The 225-acre Pemberton campus of Rowan College at Burlington County is up for sale, and the school’s Olympic pool, canoe launch. and athletic facilities — amenities some have come to cherish — will officially shut down Aug. 15.
But a group of more than 100 local residents have formed the Save the Pool Consortium to do just that. They want Rowan College to donate the entire campus to Burlington County and have it become part of the parks system.
It is an effort that both county politicians and Rowan administrators say has little chance of success. Save the Pool organizers vow they will not back down, emphasizing that for nearly half a century taxpayer money helped fund the construction and maintenance of the Pemberton college campus.
“The taxpayers spent a lot of money out there building the campus,” said Carole Melman, founder of Save the Pool Consortium. “It seems to be a poor return to just tear everything down.”
The Save the Pool Consortium was created in March to permanently protect the 45,000-square-foot athletic facility. The group says the space provides affordable, quality aquatic programs and estimates it is used by 1,800 residents weekly during the winter swim season. About one dozen public schools — including Lenape, Shawnee, Seneca, Cherokee, and Pemberton high schools — gather there for swim meets and, if it closes, will need to look outside the county because it is the only regulation-size facility.
“My group will probably have to go somewhere else,” said Jonathan Rosania, a competitive swimmer and avid user of RCBC’s pool. “If it closes, my only other option is to reach into my own pocket and spend more money to find a different location.”
Rosania and his Masters swim team — a national organization for adult swimming — have been using the pool every week for practice and training for more than a decade. His son, a Shawnee High School swim team member, also will be affected by the shutdown.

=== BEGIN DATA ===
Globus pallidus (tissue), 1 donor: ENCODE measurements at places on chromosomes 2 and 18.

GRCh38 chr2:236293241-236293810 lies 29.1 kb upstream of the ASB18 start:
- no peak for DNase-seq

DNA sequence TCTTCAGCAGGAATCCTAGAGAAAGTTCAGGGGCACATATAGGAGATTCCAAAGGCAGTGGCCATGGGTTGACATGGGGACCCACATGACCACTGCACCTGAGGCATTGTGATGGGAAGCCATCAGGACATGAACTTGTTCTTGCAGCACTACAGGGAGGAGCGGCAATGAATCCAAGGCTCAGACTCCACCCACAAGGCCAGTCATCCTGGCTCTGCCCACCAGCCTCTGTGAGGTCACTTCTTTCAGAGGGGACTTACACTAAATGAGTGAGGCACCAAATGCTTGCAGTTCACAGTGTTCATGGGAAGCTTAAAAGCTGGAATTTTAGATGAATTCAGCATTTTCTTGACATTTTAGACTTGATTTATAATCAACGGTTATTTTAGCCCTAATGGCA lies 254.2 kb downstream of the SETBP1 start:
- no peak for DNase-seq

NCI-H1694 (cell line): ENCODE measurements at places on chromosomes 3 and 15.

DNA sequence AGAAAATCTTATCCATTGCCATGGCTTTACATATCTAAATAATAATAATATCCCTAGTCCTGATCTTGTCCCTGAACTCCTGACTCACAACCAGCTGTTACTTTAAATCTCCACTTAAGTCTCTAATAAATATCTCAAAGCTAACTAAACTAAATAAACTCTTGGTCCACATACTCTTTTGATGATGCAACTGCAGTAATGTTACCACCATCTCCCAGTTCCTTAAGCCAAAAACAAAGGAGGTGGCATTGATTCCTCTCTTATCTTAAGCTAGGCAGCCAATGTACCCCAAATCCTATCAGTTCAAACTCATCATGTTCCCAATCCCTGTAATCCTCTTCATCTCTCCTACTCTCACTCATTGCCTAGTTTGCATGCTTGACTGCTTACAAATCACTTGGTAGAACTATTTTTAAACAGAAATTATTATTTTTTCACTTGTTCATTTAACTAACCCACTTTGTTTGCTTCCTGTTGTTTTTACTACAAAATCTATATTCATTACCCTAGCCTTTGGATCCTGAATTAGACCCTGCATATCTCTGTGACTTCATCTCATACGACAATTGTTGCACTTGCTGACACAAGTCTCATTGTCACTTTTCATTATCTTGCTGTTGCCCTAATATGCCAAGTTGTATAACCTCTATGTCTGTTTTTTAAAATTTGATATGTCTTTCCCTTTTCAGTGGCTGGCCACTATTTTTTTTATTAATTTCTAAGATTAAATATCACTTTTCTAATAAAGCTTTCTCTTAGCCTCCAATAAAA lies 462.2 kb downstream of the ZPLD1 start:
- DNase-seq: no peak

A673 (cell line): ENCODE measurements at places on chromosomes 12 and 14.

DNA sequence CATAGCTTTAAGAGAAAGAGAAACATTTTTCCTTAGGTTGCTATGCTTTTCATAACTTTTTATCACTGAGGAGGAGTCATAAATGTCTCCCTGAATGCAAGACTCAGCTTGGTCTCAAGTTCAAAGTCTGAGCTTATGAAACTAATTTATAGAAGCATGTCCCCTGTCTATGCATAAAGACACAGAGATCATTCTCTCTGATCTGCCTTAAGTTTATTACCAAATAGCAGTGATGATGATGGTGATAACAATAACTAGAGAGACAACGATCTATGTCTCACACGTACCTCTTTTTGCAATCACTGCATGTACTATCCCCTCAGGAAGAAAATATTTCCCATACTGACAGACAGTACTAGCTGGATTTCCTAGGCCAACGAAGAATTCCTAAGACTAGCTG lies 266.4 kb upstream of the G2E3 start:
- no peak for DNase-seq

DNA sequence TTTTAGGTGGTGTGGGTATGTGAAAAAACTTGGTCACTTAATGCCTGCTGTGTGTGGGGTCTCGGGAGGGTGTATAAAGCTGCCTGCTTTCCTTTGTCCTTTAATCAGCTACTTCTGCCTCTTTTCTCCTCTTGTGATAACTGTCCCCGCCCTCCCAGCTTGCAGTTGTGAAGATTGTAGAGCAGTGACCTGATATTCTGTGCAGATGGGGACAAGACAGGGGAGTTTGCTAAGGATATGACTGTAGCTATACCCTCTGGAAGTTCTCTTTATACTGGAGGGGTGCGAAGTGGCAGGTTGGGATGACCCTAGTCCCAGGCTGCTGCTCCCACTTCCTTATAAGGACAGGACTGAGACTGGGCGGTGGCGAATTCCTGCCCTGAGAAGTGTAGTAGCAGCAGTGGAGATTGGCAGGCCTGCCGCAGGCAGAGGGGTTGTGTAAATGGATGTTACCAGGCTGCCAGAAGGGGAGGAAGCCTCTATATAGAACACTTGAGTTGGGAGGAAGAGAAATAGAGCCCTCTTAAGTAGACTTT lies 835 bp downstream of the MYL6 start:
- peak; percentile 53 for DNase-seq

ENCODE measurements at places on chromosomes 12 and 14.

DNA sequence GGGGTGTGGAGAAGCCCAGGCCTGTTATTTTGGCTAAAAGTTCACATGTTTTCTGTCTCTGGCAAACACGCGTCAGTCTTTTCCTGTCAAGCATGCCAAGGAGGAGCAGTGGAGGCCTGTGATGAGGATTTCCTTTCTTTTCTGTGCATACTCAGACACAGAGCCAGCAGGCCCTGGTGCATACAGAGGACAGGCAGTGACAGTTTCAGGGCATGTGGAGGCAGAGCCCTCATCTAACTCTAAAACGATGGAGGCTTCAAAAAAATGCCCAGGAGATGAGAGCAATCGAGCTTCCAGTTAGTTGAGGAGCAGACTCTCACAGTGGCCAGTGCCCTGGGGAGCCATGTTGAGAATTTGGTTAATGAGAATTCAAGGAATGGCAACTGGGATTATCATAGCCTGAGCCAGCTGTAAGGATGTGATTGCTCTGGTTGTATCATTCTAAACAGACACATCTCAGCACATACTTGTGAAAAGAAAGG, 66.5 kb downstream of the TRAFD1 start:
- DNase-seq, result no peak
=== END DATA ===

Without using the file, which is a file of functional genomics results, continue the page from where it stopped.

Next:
The beginning of the end for the Pemberton campus of Rowan College at Burlington County dates back to the college’s decision to focus on its new Mount Laurel campus rather than improve the Pemberton site. The college said it would cost $47 million to rehab the rural campus, and in 2017 classes were no longer offered there.
Greg Volpe, executive director of marketing for Rowan College, said the college will not donate the land and is seeking offers on the Pemberton campus to allow expansion in Mount Laurel.
“We feel that it may have hindered the sale by having this uncertainty about the pool,” said Volpe. “We’re hoping that someone who has a viable plan, finds a new way to use the campus that benefits the community and serves the best interests of our students.”
Members of Save the Pool Consortium feel slighted that the college has decided to sell the property instead of giving it to the county. They note that $4.125 million of Rowan College’s $44 million operational budget for 2019 was paid for by taxpayer dollars, given to RCBC by the Board of Freeholders.
Tom Pullion, Burlington County’s freeholder director, said the county does not plan on allocating more money to the facility. He cited costs, including a possible tax increase if the county assumes control of the property, and the belief the facility is used by only a small number of residents.
“Everybody feels very bad, including myself,” Pullion said of closing down the pool. “As stewards of the county, we have to be fiscally responsible for the residents of Burlington County. When the school tells us that it takes over half a million dollars to maintain and is getting ready to shut down, it’s very hard for us to say, ‘Yeah, we’re going to go pump all that money into that place.’ "
Donna Hill, a teacher at Lenape Regional High School, said that for more than eight years she and her family have attended swim practices, meets, and birthday parties at the Pemberton campus. She said it will be a disservice to the high schools if it shuts down.
“Once the pool is closed, their practice times are shifted, more so than they’ve already been because of pool availability in the region,” Hill said. “To have all the high schools lose out on that availability is a big deal.”
For Melman, of the Save the Pool Consortium, all Burlington County residents will be affected by a sale.
“The argument for me is that we’ve already paid for everything,” she said. “At some point in time, the county taxpayers are going to be on the hook for that campus because if the college cannot sell the campus, which so far it has been 100 percent unsuccessful at selling it, eventually those buildings are going to have to come down. And it’s the county taxpayers that are going to pay to tear everything down.
“I’m saying, Let’s make the old proverbial lemonade out of lemons.”